Sony has redesigned its eBook reader range bringing touch functionality to all editions and a host of other new features. The Japanese consumer electronics group is competing with online retailer Amazon, US bookseller Barnes & Noble, and others as device-makers race to meet the surging demand for e-books.
On Wednesday, Sony announced a new version of its Reader line-up of E-ink devices including its standard six-inch Touch Edition, the diminutive five-inch Pocket Edition, and larger seven-inch Daily Edition, each thinner, lighter, and featuring a more attractive display than the last version of those gadgets.
All three Sony models will have touch screens, a feature that would set them apart from other dedicated e-readers and give users “a more natural reading experience,” said Steve Haber, head of digital reading at Sony. The Pocket and Touch Editions will be available internationally, while the Daily Edition will be limited to the US.
But with the exception of the Daily Edition, each device is more expensive than the equivalent Amazon reader: The Pocket will sell for $179, the Touch for $229, and the Daily for $299, compared to Amazon’s recently released $139 Kindle, $189 Kindle with 3G capabilities, and $379 Kindle DX.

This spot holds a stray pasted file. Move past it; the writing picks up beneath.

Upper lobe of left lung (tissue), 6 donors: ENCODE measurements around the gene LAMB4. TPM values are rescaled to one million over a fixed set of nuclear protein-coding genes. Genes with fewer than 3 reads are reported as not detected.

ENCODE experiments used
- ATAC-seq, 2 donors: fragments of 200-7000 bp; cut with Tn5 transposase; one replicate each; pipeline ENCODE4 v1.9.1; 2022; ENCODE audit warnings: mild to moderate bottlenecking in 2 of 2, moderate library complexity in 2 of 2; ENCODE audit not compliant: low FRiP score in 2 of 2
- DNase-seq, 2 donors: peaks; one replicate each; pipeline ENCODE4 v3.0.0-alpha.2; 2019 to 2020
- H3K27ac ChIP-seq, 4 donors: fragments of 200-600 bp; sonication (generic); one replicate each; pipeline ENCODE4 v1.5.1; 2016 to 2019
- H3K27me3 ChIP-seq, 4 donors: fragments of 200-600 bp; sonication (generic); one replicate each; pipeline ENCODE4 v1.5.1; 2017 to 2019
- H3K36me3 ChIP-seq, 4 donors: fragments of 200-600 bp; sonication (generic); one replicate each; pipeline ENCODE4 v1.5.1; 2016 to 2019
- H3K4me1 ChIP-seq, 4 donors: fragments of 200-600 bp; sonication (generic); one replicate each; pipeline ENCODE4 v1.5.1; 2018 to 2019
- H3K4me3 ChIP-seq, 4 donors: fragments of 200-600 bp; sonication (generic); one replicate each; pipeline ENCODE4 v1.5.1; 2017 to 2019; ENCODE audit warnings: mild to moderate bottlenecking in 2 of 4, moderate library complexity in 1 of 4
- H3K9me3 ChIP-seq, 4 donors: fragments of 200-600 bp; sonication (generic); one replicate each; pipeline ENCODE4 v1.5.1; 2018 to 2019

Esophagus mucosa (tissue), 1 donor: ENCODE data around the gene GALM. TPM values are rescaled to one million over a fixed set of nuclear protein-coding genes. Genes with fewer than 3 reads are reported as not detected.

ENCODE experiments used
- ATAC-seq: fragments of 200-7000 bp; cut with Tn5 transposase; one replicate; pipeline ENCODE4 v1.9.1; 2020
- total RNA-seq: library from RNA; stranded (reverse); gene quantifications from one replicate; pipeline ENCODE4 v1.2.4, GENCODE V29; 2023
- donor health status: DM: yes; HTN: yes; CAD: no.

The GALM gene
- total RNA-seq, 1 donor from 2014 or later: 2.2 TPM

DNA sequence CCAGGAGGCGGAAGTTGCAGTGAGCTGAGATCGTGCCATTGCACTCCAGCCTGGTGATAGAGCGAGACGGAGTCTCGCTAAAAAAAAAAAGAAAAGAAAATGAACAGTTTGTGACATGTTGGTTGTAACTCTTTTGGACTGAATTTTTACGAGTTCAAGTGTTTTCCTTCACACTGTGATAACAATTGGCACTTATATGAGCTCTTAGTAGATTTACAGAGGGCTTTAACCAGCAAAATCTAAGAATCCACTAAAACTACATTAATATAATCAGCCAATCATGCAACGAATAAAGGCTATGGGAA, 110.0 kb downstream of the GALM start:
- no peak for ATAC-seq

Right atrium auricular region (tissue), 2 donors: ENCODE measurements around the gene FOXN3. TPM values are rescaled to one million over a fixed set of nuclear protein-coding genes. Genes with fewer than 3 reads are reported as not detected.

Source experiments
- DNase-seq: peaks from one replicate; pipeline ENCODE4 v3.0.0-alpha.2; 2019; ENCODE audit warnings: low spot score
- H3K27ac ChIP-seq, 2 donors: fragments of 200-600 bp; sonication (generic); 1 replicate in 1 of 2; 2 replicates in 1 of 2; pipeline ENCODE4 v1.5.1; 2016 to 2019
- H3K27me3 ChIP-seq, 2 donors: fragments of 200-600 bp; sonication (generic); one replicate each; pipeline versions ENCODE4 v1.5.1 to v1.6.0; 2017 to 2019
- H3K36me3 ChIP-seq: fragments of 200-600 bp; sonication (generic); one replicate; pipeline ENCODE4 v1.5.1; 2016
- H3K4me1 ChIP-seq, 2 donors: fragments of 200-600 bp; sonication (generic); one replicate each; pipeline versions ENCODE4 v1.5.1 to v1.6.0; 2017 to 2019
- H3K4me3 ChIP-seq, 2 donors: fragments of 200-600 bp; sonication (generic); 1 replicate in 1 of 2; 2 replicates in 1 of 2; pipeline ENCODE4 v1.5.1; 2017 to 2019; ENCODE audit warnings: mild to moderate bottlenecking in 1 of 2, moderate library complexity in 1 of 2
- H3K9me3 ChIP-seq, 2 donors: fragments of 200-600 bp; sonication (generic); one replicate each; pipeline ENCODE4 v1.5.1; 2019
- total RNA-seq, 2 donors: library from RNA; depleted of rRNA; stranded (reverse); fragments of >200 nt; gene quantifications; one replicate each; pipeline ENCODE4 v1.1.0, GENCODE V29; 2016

Sony also says that it’s preparing to release a computer and mobile application that will enable people who read e-books on any of these devices to pick up where they left off when they return to their Sony Reader.
Sony continues to make high quality devices, and its new suite of Readers will probably be embraced by reviewers, according to Dominic Field, analyst with the Boston Consulting Group. Yet, Sony’s ambitions are being curtailed by falling e-reader prices and competitors who have established relationships with book buyers.